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“Untold Stories from the JFK Assassination”

Aug 27, 2013 at 8:32pm | Filed Under “Parkland

Untold Stories from the JFK Assassination
The major motion picture PARKLAND explores the assassination of John Kennedy from perspectives never before seen: the doctors and nurses at the hospital, the boots-on-the-ground G-men at the FBI field office in Dallas, the family of Lee Harvey Oswald -- caught in their own metaphorical cross fire.
from Parkland 9 comments

“Presidents in Peril”

Aug 29, 2013 at 2:27pm | Filed Under “Parkland

Presidents in Peril
Here at The American Film Company, we've now made movies based on the two most famous assassinations in American history. And while the murders of Abraham Lincoln and John F. Kennedy have always captured the nation's attention, many forget that there were two other presidents assassinated, not to mention "serious" attempts on several others:
from Parkland 3 comments

“Infamous by Association”

Aug 29, 2013 at 2:22pm | Filed Under “Parkland

Infamous by Association
One key storyline in PARKLAND examines the affect of Lee Harvey Oswald's infamous crime on his family, specifically his blue-collar brother Robert (played by James Badge Dale) and his more-than-eccentric mother, Marguerite (Jackie Weaver).
from Parkland 2 comments

“Where Were YOU When Kennedy Was Shot?”

Sep 4, 2013 at 7:13pm | Filed Under “Parkland

Where Were YOU When Kennedy Was Shot?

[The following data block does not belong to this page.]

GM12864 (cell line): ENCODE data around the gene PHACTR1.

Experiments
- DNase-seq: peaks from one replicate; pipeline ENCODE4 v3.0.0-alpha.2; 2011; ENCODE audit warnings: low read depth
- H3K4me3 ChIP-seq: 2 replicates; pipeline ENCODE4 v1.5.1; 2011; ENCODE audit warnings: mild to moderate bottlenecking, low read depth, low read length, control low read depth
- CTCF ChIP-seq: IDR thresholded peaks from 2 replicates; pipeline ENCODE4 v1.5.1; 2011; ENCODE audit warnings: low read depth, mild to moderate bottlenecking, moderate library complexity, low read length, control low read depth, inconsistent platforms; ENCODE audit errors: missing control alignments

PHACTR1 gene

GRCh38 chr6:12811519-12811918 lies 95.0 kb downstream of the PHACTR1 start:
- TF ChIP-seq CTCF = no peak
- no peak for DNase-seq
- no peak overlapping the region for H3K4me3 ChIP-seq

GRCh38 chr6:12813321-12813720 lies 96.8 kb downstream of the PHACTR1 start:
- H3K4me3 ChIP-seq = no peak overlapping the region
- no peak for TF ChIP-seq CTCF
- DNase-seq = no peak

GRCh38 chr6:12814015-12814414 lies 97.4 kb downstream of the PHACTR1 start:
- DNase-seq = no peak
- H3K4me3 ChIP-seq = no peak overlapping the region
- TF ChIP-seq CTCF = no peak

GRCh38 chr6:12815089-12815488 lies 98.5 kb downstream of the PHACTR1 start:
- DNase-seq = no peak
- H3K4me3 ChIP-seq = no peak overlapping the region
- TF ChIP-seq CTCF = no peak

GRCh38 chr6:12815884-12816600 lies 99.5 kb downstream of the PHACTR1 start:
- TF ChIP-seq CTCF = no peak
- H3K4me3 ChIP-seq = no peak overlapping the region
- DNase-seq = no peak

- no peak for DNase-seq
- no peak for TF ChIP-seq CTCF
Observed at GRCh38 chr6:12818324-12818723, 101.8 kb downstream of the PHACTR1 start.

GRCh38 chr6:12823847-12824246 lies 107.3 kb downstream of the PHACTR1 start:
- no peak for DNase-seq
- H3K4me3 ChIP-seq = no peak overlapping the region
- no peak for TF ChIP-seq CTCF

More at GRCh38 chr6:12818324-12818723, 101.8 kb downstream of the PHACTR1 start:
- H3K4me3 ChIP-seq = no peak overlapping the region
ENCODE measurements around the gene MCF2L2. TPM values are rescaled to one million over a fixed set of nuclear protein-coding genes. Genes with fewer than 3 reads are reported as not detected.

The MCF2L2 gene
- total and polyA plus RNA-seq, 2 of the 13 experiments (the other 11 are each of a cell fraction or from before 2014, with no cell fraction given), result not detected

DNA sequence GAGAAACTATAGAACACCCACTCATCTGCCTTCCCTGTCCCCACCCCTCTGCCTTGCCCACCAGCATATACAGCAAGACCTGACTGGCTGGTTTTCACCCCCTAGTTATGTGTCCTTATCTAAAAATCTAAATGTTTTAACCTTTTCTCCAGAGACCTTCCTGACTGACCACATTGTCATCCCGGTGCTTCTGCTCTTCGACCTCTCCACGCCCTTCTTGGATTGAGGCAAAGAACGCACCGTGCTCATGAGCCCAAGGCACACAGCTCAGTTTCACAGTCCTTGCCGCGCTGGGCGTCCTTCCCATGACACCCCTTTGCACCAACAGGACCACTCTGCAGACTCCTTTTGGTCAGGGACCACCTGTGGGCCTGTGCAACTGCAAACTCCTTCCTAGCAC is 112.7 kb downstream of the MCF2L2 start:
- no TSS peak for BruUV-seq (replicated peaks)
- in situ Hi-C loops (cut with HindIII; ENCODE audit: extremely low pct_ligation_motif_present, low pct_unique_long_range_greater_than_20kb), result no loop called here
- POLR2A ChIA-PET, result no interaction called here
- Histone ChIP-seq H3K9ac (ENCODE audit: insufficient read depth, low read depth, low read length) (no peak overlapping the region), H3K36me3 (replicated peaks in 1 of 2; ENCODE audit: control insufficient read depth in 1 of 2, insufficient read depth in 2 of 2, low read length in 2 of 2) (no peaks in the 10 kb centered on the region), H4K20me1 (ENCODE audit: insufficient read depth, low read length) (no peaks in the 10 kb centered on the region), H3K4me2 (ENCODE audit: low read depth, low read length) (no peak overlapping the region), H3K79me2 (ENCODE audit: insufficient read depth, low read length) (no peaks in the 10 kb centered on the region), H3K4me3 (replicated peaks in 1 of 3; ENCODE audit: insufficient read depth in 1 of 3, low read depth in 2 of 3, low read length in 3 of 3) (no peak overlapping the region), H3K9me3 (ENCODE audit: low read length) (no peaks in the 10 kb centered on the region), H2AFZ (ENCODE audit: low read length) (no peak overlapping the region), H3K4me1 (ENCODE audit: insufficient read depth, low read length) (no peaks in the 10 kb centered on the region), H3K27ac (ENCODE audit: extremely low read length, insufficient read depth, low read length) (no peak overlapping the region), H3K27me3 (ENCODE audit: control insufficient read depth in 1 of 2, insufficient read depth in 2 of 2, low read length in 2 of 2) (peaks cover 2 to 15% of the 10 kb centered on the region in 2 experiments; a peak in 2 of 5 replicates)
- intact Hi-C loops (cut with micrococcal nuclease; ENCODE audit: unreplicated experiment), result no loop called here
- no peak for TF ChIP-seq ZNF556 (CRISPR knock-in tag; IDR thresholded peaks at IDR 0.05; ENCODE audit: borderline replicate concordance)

It's the question that almost any person (of a certain age) can answer. Where were you when you learned that the President had been shot?
from Parkland 10 comments

“Mary Surratt - Guilty, Innocent, or does it matter?”

Apr 20, 2011 at 9:41pm | Filed Under “The Conspirator

Mary Surratt - Guilty, Innocent, or does it matter?
Less than three months after her arrest at her boarding house on H Street in Washington City, Mary Surratt would be hanged for her role in John Wilkes Booth's murderous plot.
from The Conspirator 53 comments


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  • DannoHanks
    09/11/2013 at 4:31pm


    I can't wait to see this film. I am the cousin of Malcolm MacGregor Kilduff, Jr. Assistant Presidential Press Secretary to Kennedy. He is the person who gave the world the news on that awful day. I watched his announcement live, just after being sworn in to join the Navy, I looked up to see my cousin on TV.
    Over the years, we talked about the event many times. Malcolm had a greater perspective then many that day, as he was in the car directly behind the President's, and he witnessed the swearing in of Johnson.
    Malcolm Kilduff was serving as acting White House spokesman for the first time on a presidential trip when he accompanied Kennedy to Dallas. At a hastily arranged news conference at Parkland Memorial Hospital on Nov. 22, 1963, he announced: ''President John F. Kennedy died at approximately 1 p.m., Central Standard Time, today here in Dallas. He died of a gunshot wound in the brain.'' A short time earlier, Malcolm Kilduff had broken the news to Vice President Lyndon B. Johnson and his wife, Lady Bird. Fearing a widespread plot against other top-ranking officials, Johnson ordered Malcolm to withhold the announcement of Kennedy's death until Johnson was safely aboard Air Force One. Malcolm Kilduff's place in the events of that day came by chance. Kennedy's main spokesman, Pierre E. Salinger, was with a group of cabinet members on a plane